The typical Accenture Federal Services Interview process consists of four stages between application and hiring. The first interview—often conducted over the phone even in non-pandemic times—is typically quite straightforward, assessing basic considerations about resume and fit. The second interview is where things are really dialed up a notch—this step typically consists of a very in-depth technical interview in which a senior consultant assesses your skills & expertise on a very granular level. The third interview typically consists of a case study interview, something you should already be familiar with as an aspiring consultant. The final interview consists of a “personality interview,” an adaptation of the “behavioral interview,” in which the company tries to determine whether you would fit into the AFS culture. This usually means testing for such traits as teamwork and leadership.
AFS Interview Differences
The primary difference in the hiring process between Accenture Strategy at large and Accenture Federal Services is that AFS—like any government agency or government-hired contractor—conducts a much more rigorous background check than any company that operates solely in the private sphere. Many qualified applicants report being eliminated early in the hiring process for seeming trivialities in their background that other companies didn’t catch or were happy to overlook.
In addition, because of the nature of the work that Accenture Federal Services does, some positions are only open to US citizens. Have a security clearance from previous military or government experience? That’s also relevant for an AFS application.
Accenture Federal Services Internship
It does not appear that Accenture offers a specific Accenture Federal Services internship. However, Accenture’s general internship program is big enough to have a highly diverse array of experiences within it. If you’re interested in a career with AFS down the line, an Accenture internship will be a helpful experience.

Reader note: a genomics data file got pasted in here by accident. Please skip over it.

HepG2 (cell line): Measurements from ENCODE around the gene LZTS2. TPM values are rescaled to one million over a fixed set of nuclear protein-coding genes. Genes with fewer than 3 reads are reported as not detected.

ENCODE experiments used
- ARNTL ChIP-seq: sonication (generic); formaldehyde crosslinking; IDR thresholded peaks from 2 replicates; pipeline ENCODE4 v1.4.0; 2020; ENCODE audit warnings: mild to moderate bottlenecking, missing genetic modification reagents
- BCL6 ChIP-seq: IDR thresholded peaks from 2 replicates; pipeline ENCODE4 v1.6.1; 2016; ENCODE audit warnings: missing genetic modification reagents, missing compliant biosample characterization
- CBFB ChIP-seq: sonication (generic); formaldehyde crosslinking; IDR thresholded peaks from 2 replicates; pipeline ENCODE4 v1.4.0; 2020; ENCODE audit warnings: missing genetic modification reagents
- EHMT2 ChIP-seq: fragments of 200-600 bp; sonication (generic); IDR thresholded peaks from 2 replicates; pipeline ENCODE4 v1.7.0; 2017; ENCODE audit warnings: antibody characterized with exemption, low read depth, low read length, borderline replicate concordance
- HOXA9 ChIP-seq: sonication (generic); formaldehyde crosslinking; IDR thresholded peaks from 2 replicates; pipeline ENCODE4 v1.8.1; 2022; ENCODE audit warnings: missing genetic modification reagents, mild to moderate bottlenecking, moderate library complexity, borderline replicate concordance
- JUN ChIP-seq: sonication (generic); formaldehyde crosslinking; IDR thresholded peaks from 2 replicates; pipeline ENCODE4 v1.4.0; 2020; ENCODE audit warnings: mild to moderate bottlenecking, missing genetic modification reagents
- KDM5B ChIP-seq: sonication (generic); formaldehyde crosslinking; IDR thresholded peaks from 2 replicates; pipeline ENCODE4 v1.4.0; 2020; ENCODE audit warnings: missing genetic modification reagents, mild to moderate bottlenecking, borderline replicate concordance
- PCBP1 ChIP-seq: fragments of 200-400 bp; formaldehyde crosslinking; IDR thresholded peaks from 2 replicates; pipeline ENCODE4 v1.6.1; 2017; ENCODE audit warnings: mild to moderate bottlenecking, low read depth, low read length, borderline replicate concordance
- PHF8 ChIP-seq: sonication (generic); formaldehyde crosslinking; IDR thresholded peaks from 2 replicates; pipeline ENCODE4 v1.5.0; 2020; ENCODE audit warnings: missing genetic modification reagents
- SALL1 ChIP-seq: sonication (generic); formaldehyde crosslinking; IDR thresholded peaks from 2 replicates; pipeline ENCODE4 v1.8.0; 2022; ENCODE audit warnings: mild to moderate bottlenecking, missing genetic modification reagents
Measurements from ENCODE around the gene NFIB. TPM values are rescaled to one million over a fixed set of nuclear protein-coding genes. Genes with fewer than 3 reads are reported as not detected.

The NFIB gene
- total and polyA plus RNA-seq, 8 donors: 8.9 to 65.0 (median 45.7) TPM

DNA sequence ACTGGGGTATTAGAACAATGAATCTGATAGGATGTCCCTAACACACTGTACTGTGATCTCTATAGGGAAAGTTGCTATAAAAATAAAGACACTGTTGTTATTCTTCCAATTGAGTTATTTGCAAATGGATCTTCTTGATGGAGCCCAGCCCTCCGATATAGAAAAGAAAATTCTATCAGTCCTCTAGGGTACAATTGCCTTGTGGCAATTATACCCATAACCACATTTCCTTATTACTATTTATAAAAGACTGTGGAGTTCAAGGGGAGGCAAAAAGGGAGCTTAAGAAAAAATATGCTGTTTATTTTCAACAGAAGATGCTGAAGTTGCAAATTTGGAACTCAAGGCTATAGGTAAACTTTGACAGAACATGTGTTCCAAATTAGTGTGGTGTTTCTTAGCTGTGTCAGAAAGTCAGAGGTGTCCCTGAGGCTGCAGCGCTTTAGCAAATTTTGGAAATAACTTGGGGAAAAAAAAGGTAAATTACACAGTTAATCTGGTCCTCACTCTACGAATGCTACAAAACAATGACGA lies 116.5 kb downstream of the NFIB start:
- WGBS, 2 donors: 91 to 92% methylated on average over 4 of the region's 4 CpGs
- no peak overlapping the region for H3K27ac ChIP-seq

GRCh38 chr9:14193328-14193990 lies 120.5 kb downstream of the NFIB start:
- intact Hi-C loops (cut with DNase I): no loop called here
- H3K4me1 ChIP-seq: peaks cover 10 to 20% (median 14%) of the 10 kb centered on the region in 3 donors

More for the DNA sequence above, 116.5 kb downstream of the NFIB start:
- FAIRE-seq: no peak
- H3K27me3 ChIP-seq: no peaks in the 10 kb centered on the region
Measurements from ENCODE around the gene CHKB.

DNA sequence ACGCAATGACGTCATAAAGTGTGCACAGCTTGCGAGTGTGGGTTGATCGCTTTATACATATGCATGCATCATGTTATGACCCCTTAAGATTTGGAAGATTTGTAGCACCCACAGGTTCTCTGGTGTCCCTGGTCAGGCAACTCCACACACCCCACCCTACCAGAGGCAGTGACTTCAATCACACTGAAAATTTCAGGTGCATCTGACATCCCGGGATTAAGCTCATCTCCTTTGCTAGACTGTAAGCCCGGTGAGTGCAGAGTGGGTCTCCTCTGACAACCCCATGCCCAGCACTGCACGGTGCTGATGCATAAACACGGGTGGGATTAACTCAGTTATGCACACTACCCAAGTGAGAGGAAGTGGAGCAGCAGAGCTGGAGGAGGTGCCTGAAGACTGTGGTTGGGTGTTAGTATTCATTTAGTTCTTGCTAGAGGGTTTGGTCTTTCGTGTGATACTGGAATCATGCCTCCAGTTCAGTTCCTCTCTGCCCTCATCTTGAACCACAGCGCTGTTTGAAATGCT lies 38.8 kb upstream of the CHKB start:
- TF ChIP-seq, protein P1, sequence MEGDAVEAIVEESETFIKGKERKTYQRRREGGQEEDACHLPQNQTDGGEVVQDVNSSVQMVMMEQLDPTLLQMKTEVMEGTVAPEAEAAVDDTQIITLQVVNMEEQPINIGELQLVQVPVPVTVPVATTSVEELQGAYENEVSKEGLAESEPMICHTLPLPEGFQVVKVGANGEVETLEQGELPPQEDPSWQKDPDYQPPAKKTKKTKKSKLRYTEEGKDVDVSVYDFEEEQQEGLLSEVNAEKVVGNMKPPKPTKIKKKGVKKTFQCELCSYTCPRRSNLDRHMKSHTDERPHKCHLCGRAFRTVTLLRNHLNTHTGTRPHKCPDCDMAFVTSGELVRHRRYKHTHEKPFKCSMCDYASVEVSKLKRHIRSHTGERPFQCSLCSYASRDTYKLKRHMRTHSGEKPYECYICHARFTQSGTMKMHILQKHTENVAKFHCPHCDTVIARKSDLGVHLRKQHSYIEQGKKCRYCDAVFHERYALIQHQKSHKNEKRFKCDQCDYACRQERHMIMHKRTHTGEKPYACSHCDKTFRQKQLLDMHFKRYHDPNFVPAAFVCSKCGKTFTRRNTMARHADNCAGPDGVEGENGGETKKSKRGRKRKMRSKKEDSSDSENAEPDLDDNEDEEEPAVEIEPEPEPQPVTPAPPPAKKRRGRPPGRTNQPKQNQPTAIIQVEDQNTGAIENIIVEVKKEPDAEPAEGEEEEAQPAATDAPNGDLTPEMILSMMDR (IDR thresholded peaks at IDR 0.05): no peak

Accenture Federal Services Careers
Accenture Federal Services Salary
The compensation for working at Accenture Federal Services is quite generous, though salaries are not quite as exorbitant for Accenture Federal Services jobs as they are for the commercial-focused Accenture Strategy. The average AFS salary is $83,000 per year.
Career Path / Promotion Cycles
The career path for Accenture Federal Services careers is similar to the rest of Accenture Strategy, with equivalent titles and an equivalent up-or-out promotion cycle. Most new hires are brought on under the title of Analyst. From there the hierarchy rises to Senior Analyst, Consultant, Associate Manager, Manager, Senior Manager, and Director.
Working with AFS does not offer the same exit opportunities as working with Accenture Strategy or any of the MBB firms. However, it does give you the potential to transition to other federal strategy agencies, to (some) commercial consulting firms, or to an MBA program. Whether fair or not, governmental consulting has a slight stigma attached to it—it is less lucrative and usually less dynamic than commercial consulting. However, there is no real shortage of movement between the government & commercial spaces. And the quality of your exit opportunities depends on the story you make out of your experience.
Most aspiring consultants are drawn to the opportunity to work with globally significant companies and to help shape the future. And yet, many overlook governmental consulting and its potential for helping positively shape the future. Accenture Federal Strategy brings all the resources and innovation of a global commercial consulting firm to work hands-on with government agencies. If you want to help shape & implement the governing policies that will impact our shared future, Accenture Federal Services could be the place for you.